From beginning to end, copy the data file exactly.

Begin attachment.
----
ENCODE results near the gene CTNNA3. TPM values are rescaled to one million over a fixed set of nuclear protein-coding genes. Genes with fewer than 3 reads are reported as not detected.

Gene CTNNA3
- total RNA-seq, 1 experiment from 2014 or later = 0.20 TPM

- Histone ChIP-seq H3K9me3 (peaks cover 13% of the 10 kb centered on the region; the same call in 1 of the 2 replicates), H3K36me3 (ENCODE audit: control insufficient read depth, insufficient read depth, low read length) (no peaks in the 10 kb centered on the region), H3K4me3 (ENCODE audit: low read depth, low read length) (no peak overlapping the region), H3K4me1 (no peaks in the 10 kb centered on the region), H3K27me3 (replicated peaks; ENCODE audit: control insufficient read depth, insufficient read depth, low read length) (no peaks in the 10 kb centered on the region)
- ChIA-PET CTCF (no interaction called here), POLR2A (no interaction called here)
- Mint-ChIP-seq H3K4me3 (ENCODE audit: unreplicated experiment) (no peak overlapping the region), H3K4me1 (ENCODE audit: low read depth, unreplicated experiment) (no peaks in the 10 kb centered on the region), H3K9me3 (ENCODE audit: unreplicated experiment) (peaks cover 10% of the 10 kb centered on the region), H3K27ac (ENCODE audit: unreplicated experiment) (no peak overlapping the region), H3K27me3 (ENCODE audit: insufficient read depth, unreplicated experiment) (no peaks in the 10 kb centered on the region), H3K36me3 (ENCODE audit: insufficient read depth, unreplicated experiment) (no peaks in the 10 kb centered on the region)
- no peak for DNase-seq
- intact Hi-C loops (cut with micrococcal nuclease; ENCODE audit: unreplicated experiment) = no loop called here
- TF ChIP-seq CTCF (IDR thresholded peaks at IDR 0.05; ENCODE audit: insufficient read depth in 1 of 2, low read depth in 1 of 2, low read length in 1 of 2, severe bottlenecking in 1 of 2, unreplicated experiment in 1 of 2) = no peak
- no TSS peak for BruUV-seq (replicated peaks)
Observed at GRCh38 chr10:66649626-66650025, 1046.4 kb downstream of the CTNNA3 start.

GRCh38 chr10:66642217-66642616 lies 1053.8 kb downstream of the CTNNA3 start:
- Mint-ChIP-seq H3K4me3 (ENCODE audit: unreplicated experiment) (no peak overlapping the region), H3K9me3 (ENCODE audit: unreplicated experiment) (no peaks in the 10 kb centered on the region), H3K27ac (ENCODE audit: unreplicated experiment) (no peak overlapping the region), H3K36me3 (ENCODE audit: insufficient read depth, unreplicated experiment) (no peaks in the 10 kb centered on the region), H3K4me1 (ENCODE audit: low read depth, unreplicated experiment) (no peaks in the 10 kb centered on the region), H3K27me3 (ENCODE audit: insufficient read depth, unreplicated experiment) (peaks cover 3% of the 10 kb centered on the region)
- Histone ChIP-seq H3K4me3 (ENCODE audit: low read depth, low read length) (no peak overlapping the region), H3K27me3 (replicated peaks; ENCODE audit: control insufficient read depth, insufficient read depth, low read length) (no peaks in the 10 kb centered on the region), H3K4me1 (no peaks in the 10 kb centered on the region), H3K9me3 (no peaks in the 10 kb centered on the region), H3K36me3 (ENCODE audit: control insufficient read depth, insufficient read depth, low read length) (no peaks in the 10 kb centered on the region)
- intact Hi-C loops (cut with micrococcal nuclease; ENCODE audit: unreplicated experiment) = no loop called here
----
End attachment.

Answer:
ENCODE results near the gene CTNNA3. TPM values are rescaled to one million over a fixed set of nuclear protein-coding genes. Genes with fewer than 3 reads are reported as not detected.

Gene CTNNA3
- total RNA-seq, 1 experiment from 2014 or later = 0.20 TPM

- Histone ChIP-seq H3K9me3 (peaks cover 13% of the 10 kb centered on the region; the same call in 1 of the 2 replicates), H3K36me3 (ENCODE audit: control insufficient read depth, insufficient read depth, low read length) (no peaks in the 10 kb centered on the region), H3K4me3 (ENCODE audit: low read depth, low read length) (no peak overlapping the region), H3K4me1 (no peaks in the 10 kb centered on the region), H3K27me3 (replicated peaks; ENCODE audit: control insufficient read depth, insufficient read depth, low read length) (no peaks in the 10 kb centered on the region)
- ChIA-PET CTCF (no interaction called here), POLR2A (no interaction called here)
- Mint-ChIP-seq H3K4me3 (ENCODE audit: unreplicated experiment) (no peak overlapping the region), H3K4me1 (ENCODE audit: low read depth, unreplicated experiment) (no peaks in the 10 kb centered on the region), H3K9me3 (ENCODE audit: unreplicated experiment) (peaks cover 10% of the 10 kb centered on the region), H3K27ac (ENCODE audit: unreplicated experiment) (no peak overlapping the region), H3K27me3 (ENCODE audit: insufficient read depth, unreplicated experiment) (no peaks in the 10 kb centered on the region), H3K36me3 (ENCODE audit: insufficient read depth, unreplicated experiment) (no peaks in the 10 kb centered on the region)
- no peak for DNase-seq
- intact Hi-C loops (cut with micrococcal nuclease; ENCODE audit: unreplicated experiment) = no loop called here
- TF ChIP-seq CTCF (IDR thresholded peaks at IDR 0.05; ENCODE audit: insufficient read depth in 1 of 2, low read depth in 1 of 2, low read length in 1 of 2, severe bottlenecking in 1 of 2, unreplicated experiment in 1 of 2) = no peak
- no TSS peak for BruUV-seq (replicated peaks)
Observed at GRCh38 chr10:66649626-66650025, 1046.4 kb downstream of the CTNNA3 start.

GRCh38 chr10:66642217-66642616 lies 1053.8 kb downstream of the CTNNA3 start:
- Mint-ChIP-seq H3K4me3 (ENCODE audit: unreplicated experiment) (no peak overlapping the region), H3K9me3 (ENCODE audit: unreplicated experiment) (no peaks in the 10 kb centered on the region), H3K27ac (ENCODE audit: unreplicated experiment) (no peak overlapping the region), H3K36me3 (ENCODE audit: insufficient read depth, unreplicated experiment) (no peaks in the 10 kb centered on the region), H3K4me1 (ENCODE audit: low read depth, unreplicated experiment) (no peaks in the 10 kb centered on the region), H3K27me3 (ENCODE audit: insufficient read depth, unreplicated experiment) (peaks cover 3% of the 10 kb centered on the region)
- Histone ChIP-seq H3K4me3 (ENCODE audit: low read depth, low read length) (no peak overlapping the region), H3K27me3 (replicated peaks; ENCODE audit: control insufficient read depth, insufficient read depth, low read length) (no peaks in the 10 kb centered on the region), H3K4me1 (no peaks in the 10 kb centered on the region), H3K9me3 (no peaks in the 10 kb centered on the region), H3K36me3 (ENCODE audit: control insufficient read depth, insufficient read depth, low read length) (no peaks in the 10 kb centered on the region)
- intact Hi-C loops (cut with micrococcal nuclease; ENCODE audit: unreplicated experiment) = no loop called here